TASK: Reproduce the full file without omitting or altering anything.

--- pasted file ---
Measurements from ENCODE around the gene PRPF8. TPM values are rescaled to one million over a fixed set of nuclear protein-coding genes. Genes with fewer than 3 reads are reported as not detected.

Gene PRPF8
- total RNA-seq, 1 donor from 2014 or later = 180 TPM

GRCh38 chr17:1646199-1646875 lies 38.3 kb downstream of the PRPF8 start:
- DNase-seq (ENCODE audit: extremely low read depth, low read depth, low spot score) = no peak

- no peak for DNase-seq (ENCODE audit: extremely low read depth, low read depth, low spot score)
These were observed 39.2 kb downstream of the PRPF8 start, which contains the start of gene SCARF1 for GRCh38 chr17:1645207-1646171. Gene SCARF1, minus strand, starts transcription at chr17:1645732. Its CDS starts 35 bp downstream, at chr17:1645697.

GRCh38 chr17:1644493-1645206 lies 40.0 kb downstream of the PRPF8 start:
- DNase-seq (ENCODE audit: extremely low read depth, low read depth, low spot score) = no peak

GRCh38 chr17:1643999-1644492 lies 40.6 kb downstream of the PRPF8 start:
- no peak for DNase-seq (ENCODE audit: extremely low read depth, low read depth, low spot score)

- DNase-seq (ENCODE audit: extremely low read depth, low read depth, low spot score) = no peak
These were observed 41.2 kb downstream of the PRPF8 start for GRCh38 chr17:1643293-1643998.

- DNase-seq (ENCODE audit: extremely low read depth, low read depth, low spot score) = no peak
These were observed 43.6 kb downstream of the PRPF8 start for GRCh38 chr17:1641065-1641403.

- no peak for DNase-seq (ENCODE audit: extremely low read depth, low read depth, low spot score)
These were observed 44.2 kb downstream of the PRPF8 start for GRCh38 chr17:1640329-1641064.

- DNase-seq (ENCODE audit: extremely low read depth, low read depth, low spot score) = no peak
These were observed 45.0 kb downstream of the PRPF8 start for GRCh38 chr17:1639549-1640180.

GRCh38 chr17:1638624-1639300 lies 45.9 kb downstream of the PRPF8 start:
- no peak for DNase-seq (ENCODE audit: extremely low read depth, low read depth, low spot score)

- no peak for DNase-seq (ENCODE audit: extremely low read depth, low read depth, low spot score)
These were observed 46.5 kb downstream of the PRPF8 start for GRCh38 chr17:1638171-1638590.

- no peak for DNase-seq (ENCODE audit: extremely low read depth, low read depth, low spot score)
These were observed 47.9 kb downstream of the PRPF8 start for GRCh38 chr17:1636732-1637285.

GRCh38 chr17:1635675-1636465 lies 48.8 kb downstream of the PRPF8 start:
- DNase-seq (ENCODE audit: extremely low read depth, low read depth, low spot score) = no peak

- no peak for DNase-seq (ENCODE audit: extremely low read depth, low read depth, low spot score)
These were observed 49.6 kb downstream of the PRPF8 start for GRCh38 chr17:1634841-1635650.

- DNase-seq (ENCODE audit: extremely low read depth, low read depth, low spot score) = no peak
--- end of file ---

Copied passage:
Measurements from ENCODE around the gene PRPF8. TPM values are rescaled to one million over a fixed set of nuclear protein-coding genes. Genes with fewer than 3 reads are reported as not detected.

Gene PRPF8
- total RNA-seq, 1 donor from 2014 or later = 180 TPM

GRCh38 chr17:1646199-1646875 lies 38.3 kb downstream of the PRPF8 start:
- DNase-seq (ENCODE audit: extremely low read depth, low read depth, low spot score) = no peak

- no peak for DNase-seq (ENCODE audit: extremely low read depth, low read depth, low spot score)
These were observed 39.2 kb downstream of the PRPF8 start, which contains the start of gene SCARF1 for GRCh38 chr17:1645207-1646171. Gene SCARF1, minus strand, starts transcription at chr17:1645732. Its CDS starts 35 bp downstream, at chr17:1645697.

GRCh38 chr17:1644493-1645206 lies 40.0 kb downstream of the PRPF8 start:
- DNase-seq (ENCODE audit: extremely low read depth, low read depth, low spot score) = no peak

GRCh38 chr17:1643999-1644492 lies 40.6 kb downstream of the PRPF8 start:
- no peak for DNase-seq (ENCODE audit: extremely low read depth, low read depth, low spot score)

- DNase-seq (ENCODE audit: extremely low read depth, low read depth, low spot score) = no peak
These were observed 41.2 kb downstream of the PRPF8 start for GRCh38 chr17:1643293-1643998.

- DNase-seq (ENCODE audit: extremely low read depth, low read depth, low spot score) = no peak
These were observed 43.6 kb downstream of the PRPF8 start for GRCh38 chr17:1641065-1641403.

- no peak for DNase-seq (ENCODE audit: extremely low read depth, low read depth, low spot score)
These were observed 44.2 kb downstream of the PRPF8 start for GRCh38 chr17:1640329-1641064.

- DNase-seq (ENCODE audit: extremely low read depth, low read depth, low spot score) = no peak
These were observed 45.0 kb downstream of the PRPF8 start for GRCh38 chr17:1639549-1640180.

GRCh38 chr17:1638624-1639300 lies 45.9 kb downstream of the PRPF8 start:
- no peak for DNase-seq (ENCODE audit: extremely low read depth, low read depth, low spot score)

- no peak for DNase-seq (ENCODE audit: extremely low read depth, low read depth, low spot score)
These were observed 46.5 kb downstream of the PRPF8 start for GRCh38 chr17:1638171-1638590.

- no peak for DNase-seq (ENCODE audit: extremely low read depth, low read depth, low spot score)
These were observed 47.9 kb downstream of the PRPF8 start for GRCh38 chr17:1636732-1637285.

GRCh38 chr17:1635675-1636465 lies 48.8 kb downstream of the PRPF8 start:
- DNase-seq (ENCODE audit: extremely low read depth, low read depth, low spot score) = no peak

- no peak for DNase-seq (ENCODE audit: extremely low read depth, low read depth, low spot score)
These were observed 49.6 kb downstream of the PRPF8 start for GRCh38 chr17:1634841-1635650.

- DNase-seq (ENCODE audit: extremely low read depth, low read depth, low spot score) = no peak